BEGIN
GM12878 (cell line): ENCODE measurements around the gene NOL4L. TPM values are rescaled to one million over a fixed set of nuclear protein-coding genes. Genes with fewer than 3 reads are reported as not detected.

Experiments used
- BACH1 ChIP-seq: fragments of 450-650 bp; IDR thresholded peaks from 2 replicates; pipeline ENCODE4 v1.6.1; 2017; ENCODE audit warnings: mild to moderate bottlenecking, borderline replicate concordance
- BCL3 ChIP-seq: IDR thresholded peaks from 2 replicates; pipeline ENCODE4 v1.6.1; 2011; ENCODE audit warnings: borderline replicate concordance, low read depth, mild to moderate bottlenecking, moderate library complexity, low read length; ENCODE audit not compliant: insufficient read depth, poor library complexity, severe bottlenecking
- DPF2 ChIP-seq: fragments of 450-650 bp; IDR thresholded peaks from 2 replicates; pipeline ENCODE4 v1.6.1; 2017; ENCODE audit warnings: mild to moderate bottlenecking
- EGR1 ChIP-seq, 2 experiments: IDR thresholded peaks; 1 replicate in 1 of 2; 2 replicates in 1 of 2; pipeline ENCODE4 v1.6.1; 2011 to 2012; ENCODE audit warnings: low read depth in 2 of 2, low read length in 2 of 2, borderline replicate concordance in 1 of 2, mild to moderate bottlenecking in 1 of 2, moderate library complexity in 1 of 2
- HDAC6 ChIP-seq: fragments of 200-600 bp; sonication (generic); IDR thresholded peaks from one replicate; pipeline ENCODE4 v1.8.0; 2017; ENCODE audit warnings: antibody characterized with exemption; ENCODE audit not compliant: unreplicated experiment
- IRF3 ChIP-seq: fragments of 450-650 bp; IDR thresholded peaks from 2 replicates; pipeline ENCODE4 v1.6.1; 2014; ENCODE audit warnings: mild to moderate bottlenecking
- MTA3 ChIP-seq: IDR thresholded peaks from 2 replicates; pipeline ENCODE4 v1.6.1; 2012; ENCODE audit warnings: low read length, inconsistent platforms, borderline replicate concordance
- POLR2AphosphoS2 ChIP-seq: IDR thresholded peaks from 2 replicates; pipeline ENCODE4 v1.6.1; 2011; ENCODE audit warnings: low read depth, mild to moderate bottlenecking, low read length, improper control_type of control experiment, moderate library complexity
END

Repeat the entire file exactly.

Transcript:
GM12878 (cell line): ENCODE measurements around the gene NOL4L. TPM values are rescaled to one million over a fixed set of nuclear protein-coding genes. Genes with fewer than 3 reads are reported as not detected.

Experiments used
- BACH1 ChIP-seq: fragments of 450-650 bp; IDR thresholded peaks from 2 replicates; pipeline ENCODE4 v1.6.1; 2017; ENCODE audit warnings: mild to moderate bottlenecking, borderline replicate concordance
- BCL3 ChIP-seq: IDR thresholded peaks from 2 replicates; pipeline ENCODE4 v1.6.1; 2011; ENCODE audit warnings: borderline replicate concordance, low read depth, mild to moderate bottlenecking, moderate library complexity, low read length; ENCODE audit not compliant: insufficient read depth, poor library complexity, severe bottlenecking
- DPF2 ChIP-seq: fragments of 450-650 bp; IDR thresholded peaks from 2 replicates; pipeline ENCODE4 v1.6.1; 2017; ENCODE audit warnings: mild to moderate bottlenecking
- EGR1 ChIP-seq, 2 experiments: IDR thresholded peaks; 1 replicate in 1 of 2; 2 replicates in 1 of 2; pipeline ENCODE4 v1.6.1; 2011 to 2012; ENCODE audit warnings: low read depth in 2 of 2, low read length in 2 of 2, borderline replicate concordance in 1 of 2, mild to moderate bottlenecking in 1 of 2, moderate library complexity in 1 of 2
- HDAC6 ChIP-seq: fragments of 200-600 bp; sonication (generic); IDR thresholded peaks from one replicate; pipeline ENCODE4 v1.8.0; 2017; ENCODE audit warnings: antibody characterized with exemption; ENCODE audit not compliant: unreplicated experiment
- IRF3 ChIP-seq: fragments of 450-650 bp; IDR thresholded peaks from 2 replicates; pipeline ENCODE4 v1.6.1; 2014; ENCODE audit warnings: mild to moderate bottlenecking
- MTA3 ChIP-seq: IDR thresholded peaks from 2 replicates; pipeline ENCODE4 v1.6.1; 2012; ENCODE audit warnings: low read length, inconsistent platforms, borderline replicate concordance
- POLR2AphosphoS2 ChIP-seq: IDR thresholded peaks from 2 replicates; pipeline ENCODE4 v1.6.1; 2011; ENCODE audit warnings: low read depth, mild to moderate bottlenecking, low read length, improper control_type of control experiment, moderate library complexity